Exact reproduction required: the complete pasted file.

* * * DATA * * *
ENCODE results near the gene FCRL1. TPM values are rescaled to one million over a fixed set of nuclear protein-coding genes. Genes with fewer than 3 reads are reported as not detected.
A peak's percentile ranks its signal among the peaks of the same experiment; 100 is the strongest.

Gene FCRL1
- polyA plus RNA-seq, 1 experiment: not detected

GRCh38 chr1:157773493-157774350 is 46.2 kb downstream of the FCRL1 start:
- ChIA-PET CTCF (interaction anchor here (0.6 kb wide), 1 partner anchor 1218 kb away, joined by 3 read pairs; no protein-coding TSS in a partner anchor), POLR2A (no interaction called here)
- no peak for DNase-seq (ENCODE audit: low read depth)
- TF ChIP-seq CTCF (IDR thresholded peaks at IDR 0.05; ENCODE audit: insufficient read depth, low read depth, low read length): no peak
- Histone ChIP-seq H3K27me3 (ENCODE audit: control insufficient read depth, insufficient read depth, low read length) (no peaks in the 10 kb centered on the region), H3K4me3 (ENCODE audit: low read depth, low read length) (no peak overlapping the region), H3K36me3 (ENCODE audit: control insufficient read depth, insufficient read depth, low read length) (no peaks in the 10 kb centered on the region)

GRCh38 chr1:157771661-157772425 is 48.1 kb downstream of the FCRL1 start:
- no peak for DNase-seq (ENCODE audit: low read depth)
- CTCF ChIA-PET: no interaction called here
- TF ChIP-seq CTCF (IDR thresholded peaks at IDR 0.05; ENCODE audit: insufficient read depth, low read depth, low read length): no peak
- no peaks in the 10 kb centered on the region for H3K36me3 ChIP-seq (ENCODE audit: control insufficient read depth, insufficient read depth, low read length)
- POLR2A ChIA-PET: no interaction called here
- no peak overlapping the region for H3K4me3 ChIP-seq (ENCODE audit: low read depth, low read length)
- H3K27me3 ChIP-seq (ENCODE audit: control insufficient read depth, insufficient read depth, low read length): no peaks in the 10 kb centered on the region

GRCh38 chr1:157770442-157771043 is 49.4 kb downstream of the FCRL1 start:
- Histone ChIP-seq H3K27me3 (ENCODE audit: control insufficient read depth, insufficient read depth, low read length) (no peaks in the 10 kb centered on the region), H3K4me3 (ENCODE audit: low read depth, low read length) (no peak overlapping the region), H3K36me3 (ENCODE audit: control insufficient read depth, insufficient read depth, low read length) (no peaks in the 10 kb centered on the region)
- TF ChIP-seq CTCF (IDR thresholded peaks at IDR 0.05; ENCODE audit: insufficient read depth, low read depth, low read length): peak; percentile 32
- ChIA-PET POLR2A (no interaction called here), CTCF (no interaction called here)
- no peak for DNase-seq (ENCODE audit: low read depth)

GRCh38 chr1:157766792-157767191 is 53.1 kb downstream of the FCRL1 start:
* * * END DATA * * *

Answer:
ENCODE results near the gene FCRL1. TPM values are rescaled to one million over a fixed set of nuclear protein-coding genes. Genes with fewer than 3 reads are reported as not detected.
A peak's percentile ranks its signal among the peaks of the same experiment; 100 is the strongest.

Gene FCRL1
- polyA plus RNA-seq, 1 experiment: not detected

GRCh38 chr1:157773493-157774350 is 46.2 kb downstream of the FCRL1 start:
- ChIA-PET CTCF (interaction anchor here (0.6 kb wide), 1 partner anchor 1218 kb away, joined by 3 read pairs; no protein-coding TSS in a partner anchor), POLR2A (no interaction called here)
- no peak for DNase-seq (ENCODE audit: low read depth)
- TF ChIP-seq CTCF (IDR thresholded peaks at IDR 0.05; ENCODE audit: insufficient read depth, low read depth, low read length): no peak
- Histone ChIP-seq H3K27me3 (ENCODE audit: control insufficient read depth, insufficient read depth, low read length) (no peaks in the 10 kb centered on the region), H3K4me3 (ENCODE audit: low read depth, low read length) (no peak overlapping the region), H3K36me3 (ENCODE audit: control insufficient read depth, insufficient read depth, low read length) (no peaks in the 10 kb centered on the region)

GRCh38 chr1:157771661-157772425 is 48.1 kb downstream of the FCRL1 start:
- no peak for DNase-seq (ENCODE audit: low read depth)
- CTCF ChIA-PET: no interaction called here
- TF ChIP-seq CTCF (IDR thresholded peaks at IDR 0.05; ENCODE audit: insufficient read depth, low read depth, low read length): no peak
- no peaks in the 10 kb centered on the region for H3K36me3 ChIP-seq (ENCODE audit: control insufficient read depth, insufficient read depth, low read length)
- POLR2A ChIA-PET: no interaction called here
- no peak overlapping the region for H3K4me3 ChIP-seq (ENCODE audit: low read depth, low read length)
- H3K27me3 ChIP-seq (ENCODE audit: control insufficient read depth, insufficient read depth, low read length): no peaks in the 10 kb centered on the region

GRCh38 chr1:157770442-157771043 is 49.4 kb downstream of the FCRL1 start:
- Histone ChIP-seq H3K27me3 (ENCODE audit: control insufficient read depth, insufficient read depth, low read length) (no peaks in the 10 kb centered on the region), H3K4me3 (ENCODE audit: low read depth, low read length) (no peak overlapping the region), H3K36me3 (ENCODE audit: control insufficient read depth, insufficient read depth, low read length) (no peaks in the 10 kb centered on the region)
- TF ChIP-seq CTCF (IDR thresholded peaks at IDR 0.05; ENCODE audit: insufficient read depth, low read depth, low read length): peak; percentile 32
- ChIA-PET POLR2A (no interaction called here), CTCF (no interaction called here)
- no peak for DNase-seq (ENCODE audit: low read depth)

GRCh38 chr1:157766792-157767191 is 53.1 kb downstream of the FCRL1 start: